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A frame is a bitmap image stored im memory as a NumPy array.
Frames hold Grey, RGB, or RGBA data. The data is stored as one byte per colour per pixel, where a byte value of 0 is black and 255 is full intensity:
Frames are stored as NumPy arrays with a
np.uint8, that is each element is an unsigned byte (valoe 0 to 255).
Frame arrays have a rank of 3:
[height, width, 1], where
heightis the height of the image in pixels,
widthis the width of the image in pixels.
[height, width, 3].
[height, width, 4].
Notice that the array is stored in rows then columns, as is standard for NumPy arrays. So to find the value of the pixel at position
(x, y) you would need to look at element
[y, x] - the coordinates are swapped.
Pixel position (0, 0) represents the top left of the image.
For example, if
im is an RGB frame, we can find the value of the pixel at
(100, 200) like this:
val = im[200, 100]
This might give a value such as
[255, 128, 0], which represents the RGB value of that pixel.
Some functions (such as
make_image_frames in the drawing module) create a lazy sequence of frames.
The lazy sequence is an interator that returns frames one by one, typically the frames in a video or animation. Here is an example:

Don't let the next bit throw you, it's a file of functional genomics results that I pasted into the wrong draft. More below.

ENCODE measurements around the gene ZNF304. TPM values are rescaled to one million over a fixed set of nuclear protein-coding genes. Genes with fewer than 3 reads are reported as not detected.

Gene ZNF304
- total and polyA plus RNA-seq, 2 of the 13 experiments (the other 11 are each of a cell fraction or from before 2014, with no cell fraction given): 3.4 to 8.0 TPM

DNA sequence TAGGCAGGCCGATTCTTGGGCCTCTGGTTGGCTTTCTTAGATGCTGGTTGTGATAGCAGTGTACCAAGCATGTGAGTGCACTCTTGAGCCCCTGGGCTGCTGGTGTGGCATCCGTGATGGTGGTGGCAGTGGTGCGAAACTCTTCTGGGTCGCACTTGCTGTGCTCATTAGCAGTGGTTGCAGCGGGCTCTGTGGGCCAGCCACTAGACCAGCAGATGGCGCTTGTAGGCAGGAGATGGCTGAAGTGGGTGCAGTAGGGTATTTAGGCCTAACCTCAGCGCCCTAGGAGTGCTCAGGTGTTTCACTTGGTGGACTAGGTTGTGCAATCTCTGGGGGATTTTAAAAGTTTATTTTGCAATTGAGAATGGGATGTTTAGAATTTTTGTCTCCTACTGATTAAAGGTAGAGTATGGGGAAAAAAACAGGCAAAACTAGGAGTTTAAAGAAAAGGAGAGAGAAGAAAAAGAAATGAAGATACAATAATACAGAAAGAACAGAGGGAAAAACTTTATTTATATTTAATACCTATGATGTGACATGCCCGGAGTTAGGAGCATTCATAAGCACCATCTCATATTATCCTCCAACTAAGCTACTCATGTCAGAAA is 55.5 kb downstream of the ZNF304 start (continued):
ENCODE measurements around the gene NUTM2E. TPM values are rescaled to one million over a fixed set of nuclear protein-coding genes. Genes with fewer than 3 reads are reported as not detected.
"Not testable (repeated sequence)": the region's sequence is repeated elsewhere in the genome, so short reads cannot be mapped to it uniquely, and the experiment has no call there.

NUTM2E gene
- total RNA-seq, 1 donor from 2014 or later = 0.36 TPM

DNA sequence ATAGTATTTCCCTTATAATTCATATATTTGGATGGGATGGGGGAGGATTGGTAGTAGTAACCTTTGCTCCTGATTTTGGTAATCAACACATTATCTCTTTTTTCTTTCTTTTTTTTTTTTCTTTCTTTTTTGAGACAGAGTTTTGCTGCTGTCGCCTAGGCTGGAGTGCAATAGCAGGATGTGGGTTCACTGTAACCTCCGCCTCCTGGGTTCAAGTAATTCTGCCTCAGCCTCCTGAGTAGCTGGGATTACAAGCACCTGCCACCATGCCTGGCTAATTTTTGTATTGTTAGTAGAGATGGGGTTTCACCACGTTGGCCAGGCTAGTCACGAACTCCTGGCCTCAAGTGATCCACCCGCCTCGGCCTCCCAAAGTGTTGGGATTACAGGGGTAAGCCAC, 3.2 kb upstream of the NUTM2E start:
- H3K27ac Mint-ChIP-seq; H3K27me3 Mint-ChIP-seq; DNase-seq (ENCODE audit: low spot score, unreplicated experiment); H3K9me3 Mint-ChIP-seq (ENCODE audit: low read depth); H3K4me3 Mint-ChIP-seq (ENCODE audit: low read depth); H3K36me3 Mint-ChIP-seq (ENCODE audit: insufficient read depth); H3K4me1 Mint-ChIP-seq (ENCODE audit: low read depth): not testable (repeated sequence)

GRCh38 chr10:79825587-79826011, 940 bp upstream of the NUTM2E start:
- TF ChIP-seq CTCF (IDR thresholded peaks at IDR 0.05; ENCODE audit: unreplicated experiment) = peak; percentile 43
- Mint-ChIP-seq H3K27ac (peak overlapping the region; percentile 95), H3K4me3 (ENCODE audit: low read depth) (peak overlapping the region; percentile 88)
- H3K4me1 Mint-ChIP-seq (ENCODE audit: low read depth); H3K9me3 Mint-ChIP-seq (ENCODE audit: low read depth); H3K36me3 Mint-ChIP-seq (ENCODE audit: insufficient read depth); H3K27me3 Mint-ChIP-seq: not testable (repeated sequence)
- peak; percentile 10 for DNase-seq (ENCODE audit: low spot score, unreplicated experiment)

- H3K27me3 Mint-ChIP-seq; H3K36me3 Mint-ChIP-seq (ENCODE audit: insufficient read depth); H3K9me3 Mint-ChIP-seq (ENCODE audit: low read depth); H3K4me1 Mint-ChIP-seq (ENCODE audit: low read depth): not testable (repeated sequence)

frames = make_image_frames(draw_func, 600, 400, 10) for frame in frames: process(frame)
make_image_frames uses the
draw_func function (some function you have defined elsewhere) to create 10 frames, each 600 by 400 pixels.
However, the call to
make_image_frames doesn't actually create any frames at all, it just returns a lazy iterator.
In the for loop, we process each frame individually (again, the
process function can be whatever you like, it doesn't matter here).
On each pass through the loop, the iterator will call
draw_func to create the next frame to be processed. This means that if your movie contains thosuands of frames, you don't need to create then all in memeory at the same time.
This works because
make_image_frames is a Python generator.
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